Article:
Fire came from Stapleton projects. Fire who walked heavy limp hard. Fire whose skin was cognac brown. Fire whose left eye was busted black. Fire whose belly jiggled above denim shorts that lingered beneath her knees. A wet cigar twisted and saddling her lips. “Fammmm,” Fire sang. “You tryna get up on this blunt?”

Vicky came from Uptown. Vicky whose fingernail scratched face was brown as a wet oar. Vicky who danced to music blaring from the radio resting in an old bicycle basket beneath the red awning with white script, Village Cigars. “Where was you last night, bitch? We was out here!” Vicky called.

Yessenia came from Castle Hill. Yessenia whose skin was pale as Puerto Rico’s sand. Yessenia whose curls whisked from the sides of cornrows. Yessenia whose crooked loosie dangled from her mouth’s edge. Yessenia who spat, “Ay yo, Nik! Where you been?”

I came from Bed Stuy. I came looking for the woman’s touch I did not yet know. I came for her cologne in my nose. I came for the taste of her thighs on my lips. My fingers at her neck’s nape.

A pint of Bacardi rum in my purse.

I found you while walking along Christopher’s long corridor.

Our hands lanyard laced as we strolled the stretch.

Purple haze spritzed the air.

In August 2006,

Chenese Loyal,

Lania Daniels,

Khamysha Coates,

Patreese Johnson,

Renata Hill,

Terrain Dandridge,

and Venice Brown

went to the Greenwich Village for a night out.

Dwayne Buckle catcalled nineteen-year-old Johnson

as she and her six friends walked down the West Village’s Sixth Avenue.

“Mister, I’m gay,” Patrice responded.

Buckle threatened to rape her “straight”

and threw a punch.

As Buckle ripped hair out from one of their heads

and choked another,

the young women threw fists of their own

and one of them even stabbed Buckle in return.

All seven of the young women were

charged with felonies

and regarded by the media as a “wolf pack” of “killer lesbians.”

Three pled guilty.

Four were found guilty at trial

and were sentenced to between 3 1/2 and 11 years.

Buckle did not face any criminal charges.

NPR Code Switch

We came from all five boroughs.

Us, a ragtag parade.

Once we reached the West Side Highway, elbows locked into a chorus line, we sang Missy at the top of our lungs, “Oooh, I don’t want, I don’t need, I can’t stand no minute man. I don’t want no minute man!” Just open air and the spectacle of Jersey’s skyline before us. Seagulls lapping at the river. The orange sun slicing into the Hudson’s waves.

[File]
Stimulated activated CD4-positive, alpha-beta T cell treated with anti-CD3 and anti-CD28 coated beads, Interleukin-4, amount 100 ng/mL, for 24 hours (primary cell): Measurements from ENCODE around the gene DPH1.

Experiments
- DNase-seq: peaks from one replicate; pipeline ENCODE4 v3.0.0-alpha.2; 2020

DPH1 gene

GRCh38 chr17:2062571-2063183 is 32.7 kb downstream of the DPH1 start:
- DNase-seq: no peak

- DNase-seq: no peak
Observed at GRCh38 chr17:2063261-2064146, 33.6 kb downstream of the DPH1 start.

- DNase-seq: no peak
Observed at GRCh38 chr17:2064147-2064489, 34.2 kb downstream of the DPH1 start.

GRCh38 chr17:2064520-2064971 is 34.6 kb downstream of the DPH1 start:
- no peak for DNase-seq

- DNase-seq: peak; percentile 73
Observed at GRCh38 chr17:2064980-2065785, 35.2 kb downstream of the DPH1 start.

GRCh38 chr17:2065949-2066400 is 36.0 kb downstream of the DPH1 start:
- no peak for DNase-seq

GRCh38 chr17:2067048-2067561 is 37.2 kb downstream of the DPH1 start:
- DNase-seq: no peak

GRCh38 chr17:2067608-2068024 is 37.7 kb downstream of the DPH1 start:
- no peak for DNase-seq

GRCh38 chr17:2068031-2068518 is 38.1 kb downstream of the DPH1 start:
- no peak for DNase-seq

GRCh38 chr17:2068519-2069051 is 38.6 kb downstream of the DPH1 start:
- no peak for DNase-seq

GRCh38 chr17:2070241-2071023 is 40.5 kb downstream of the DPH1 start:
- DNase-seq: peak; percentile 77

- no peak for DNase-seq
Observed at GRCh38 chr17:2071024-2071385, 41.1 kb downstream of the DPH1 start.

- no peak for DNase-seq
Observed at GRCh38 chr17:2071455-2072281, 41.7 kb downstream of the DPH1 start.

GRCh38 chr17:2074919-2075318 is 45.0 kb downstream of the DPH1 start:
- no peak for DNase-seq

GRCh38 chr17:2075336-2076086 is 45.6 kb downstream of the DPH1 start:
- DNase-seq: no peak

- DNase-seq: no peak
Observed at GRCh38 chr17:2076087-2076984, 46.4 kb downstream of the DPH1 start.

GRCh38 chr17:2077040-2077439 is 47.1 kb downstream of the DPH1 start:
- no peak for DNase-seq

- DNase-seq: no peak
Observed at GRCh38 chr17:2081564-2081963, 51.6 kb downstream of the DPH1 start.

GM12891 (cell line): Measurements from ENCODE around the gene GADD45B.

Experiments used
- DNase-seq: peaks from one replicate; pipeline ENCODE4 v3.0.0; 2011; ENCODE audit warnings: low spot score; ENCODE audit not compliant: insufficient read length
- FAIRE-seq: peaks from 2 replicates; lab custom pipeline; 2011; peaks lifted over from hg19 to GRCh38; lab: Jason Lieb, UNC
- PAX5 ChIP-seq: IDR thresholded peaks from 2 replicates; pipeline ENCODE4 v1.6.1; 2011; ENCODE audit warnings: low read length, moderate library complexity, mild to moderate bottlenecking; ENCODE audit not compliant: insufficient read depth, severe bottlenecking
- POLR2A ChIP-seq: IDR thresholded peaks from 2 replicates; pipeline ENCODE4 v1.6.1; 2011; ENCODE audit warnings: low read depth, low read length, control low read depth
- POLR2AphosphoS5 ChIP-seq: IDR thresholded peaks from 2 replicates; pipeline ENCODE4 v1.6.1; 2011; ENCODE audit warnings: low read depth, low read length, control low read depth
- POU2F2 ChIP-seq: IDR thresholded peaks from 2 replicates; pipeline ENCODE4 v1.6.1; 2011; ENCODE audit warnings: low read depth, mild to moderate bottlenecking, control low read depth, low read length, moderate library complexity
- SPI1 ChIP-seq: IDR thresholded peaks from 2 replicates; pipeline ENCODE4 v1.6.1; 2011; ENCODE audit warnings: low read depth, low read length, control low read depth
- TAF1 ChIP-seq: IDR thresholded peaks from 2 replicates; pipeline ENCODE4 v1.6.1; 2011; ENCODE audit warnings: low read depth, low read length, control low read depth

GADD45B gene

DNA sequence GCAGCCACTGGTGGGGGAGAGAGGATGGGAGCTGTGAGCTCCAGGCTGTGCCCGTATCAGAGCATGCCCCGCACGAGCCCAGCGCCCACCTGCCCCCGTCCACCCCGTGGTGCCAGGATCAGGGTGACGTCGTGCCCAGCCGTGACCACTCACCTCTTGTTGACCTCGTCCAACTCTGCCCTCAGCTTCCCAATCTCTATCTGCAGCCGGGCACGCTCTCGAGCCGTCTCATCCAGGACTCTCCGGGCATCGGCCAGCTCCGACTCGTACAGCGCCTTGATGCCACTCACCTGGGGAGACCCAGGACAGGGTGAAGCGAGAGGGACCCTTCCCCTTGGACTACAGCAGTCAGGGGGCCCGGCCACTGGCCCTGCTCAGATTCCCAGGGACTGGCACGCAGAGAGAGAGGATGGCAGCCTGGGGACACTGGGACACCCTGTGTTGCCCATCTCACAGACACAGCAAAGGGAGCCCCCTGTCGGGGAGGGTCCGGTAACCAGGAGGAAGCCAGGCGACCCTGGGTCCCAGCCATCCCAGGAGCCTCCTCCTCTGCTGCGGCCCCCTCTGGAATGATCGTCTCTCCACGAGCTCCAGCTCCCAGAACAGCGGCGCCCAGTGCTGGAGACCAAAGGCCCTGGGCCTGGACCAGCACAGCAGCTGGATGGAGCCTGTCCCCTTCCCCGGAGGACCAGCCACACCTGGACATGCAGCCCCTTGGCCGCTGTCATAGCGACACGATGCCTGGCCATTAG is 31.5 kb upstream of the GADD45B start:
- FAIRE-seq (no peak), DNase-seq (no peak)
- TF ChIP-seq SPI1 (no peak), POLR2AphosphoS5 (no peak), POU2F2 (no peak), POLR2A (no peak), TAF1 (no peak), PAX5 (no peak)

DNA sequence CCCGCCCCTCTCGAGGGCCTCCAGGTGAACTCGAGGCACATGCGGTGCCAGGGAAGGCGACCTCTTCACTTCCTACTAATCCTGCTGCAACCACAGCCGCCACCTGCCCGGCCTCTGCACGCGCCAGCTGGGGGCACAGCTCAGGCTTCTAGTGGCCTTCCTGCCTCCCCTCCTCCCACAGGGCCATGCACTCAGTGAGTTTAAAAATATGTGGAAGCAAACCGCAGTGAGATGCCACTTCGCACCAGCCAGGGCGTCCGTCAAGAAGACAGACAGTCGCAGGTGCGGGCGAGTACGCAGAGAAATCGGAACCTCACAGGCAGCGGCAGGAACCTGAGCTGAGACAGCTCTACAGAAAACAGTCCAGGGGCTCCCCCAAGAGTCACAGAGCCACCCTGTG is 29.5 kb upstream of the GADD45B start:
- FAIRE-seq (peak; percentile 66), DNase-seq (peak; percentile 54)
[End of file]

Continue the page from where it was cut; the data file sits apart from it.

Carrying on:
We danced and shimmied across the stretch of highway.

Too caught up in the familiar of us to race the time.

15-year-old Sakia Gunn was returning to her Newark home

from a night out in NYC’s Greenwich Village.

While waiting for the bus,

two men propositioned Gunn and her friends.

The girls rejected their advances ,

declaring themselves lesbians.

The men attacked.

One stabbed Gunn

in the chest.

Gunn was taken to nearby hospital,

where she was pronounced dead.


We came from all five boroughs.

Horns blared and motors rumbled, Out of the way!

But the crosswalk was our stage.

The car beams, our spotlights.

The cussing drivers, our fans.

“Move, you dykes!” someone yelled.

“Fuh’k you!” we screamed.

We’d fought foes much more our match before.

Wearing cloaks of fortitude, we dropped down into eagles.

And twirled our fingers into resilient frames.

We came from all five boroughs.


We came.

Sagnik Gayen (he/him) needs help when not writing in the first person. Not because he can’t do it or anything, but because first person is more fun. He is a writer, educator, and serial hobbyist based in Philadelphia with roots in Michigan and West Bengal. Send him compliments and generous offers of money and gifts at

Nicole Shawan Junior (they/them) is deputy director of Prison and Justice Writing at PEN America. They founded Roots. Wounds. Words.—an organization that provides BIPOC-led and -centered literary arts pedagogy, publication, and performance opportunities. Junior’s writing appears in The Sentences That Create Us, Guernica, The Rumpus, and elsewhere. They served as editor-in-chief of Black Femme Collective.